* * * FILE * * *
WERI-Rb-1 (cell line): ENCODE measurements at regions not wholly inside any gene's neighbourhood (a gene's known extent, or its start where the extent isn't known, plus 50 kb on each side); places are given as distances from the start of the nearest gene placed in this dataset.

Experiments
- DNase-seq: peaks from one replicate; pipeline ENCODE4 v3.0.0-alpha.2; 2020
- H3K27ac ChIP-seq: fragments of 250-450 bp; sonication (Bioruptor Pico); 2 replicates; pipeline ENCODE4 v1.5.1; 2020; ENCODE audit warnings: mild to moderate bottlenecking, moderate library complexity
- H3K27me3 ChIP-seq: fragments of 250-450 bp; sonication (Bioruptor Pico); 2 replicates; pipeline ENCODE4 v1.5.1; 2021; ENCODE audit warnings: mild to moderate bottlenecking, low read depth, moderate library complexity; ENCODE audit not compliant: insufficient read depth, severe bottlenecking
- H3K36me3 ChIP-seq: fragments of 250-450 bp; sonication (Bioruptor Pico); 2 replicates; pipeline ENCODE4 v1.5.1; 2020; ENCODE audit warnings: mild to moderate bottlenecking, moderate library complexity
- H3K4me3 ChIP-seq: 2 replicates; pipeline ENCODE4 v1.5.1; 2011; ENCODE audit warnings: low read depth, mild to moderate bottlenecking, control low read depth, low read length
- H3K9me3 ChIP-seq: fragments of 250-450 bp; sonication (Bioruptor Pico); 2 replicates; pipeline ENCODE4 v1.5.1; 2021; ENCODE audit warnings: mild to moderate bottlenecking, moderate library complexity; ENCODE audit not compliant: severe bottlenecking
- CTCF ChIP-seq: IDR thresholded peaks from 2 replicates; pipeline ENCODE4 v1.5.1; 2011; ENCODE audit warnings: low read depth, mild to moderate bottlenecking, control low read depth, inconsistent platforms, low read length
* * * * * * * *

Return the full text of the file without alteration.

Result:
WERI-Rb-1 (cell line): ENCODE measurements at regions not wholly inside any gene's neighbourhood (a gene's known extent, or its start where the extent isn't known, plus 50 kb on each side); places are given as distances from the start of the nearest gene placed in this dataset.

Experiments
- DNase-seq: peaks from one replicate; pipeline ENCODE4 v3.0.0-alpha.2; 2020
- H3K27ac ChIP-seq: fragments of 250-450 bp; sonication (Bioruptor Pico); 2 replicates; pipeline ENCODE4 v1.5.1; 2020; ENCODE audit warnings: mild to moderate bottlenecking, moderate library complexity
- H3K27me3 ChIP-seq: fragments of 250-450 bp; sonication (Bioruptor Pico); 2 replicates; pipeline ENCODE4 v1.5.1; 2021; ENCODE audit warnings: mild to moderate bottlenecking, low read depth, moderate library complexity; ENCODE audit not compliant: insufficient read depth, severe bottlenecking
- H3K36me3 ChIP-seq: fragments of 250-450 bp; sonication (Bioruptor Pico); 2 replicates; pipeline ENCODE4 v1.5.1; 2020; ENCODE audit warnings: mild to moderate bottlenecking, moderate library complexity
- H3K4me3 ChIP-seq: 2 replicates; pipeline ENCODE4 v1.5.1; 2011; ENCODE audit warnings: low read depth, mild to moderate bottlenecking, control low read depth, low read length
- H3K9me3 ChIP-seq: fragments of 250-450 bp; sonication (Bioruptor Pico); 2 replicates; pipeline ENCODE4 v1.5.1; 2021; ENCODE audit warnings: mild to moderate bottlenecking, moderate library complexity; ENCODE audit not compliant: severe bottlenecking
- CTCF ChIP-seq: IDR thresholded peaks from 2 replicates; pipeline ENCODE4 v1.5.1; 2011; ENCODE audit warnings: low read depth, mild to moderate bottlenecking, control low read depth, inconsistent platforms, low read length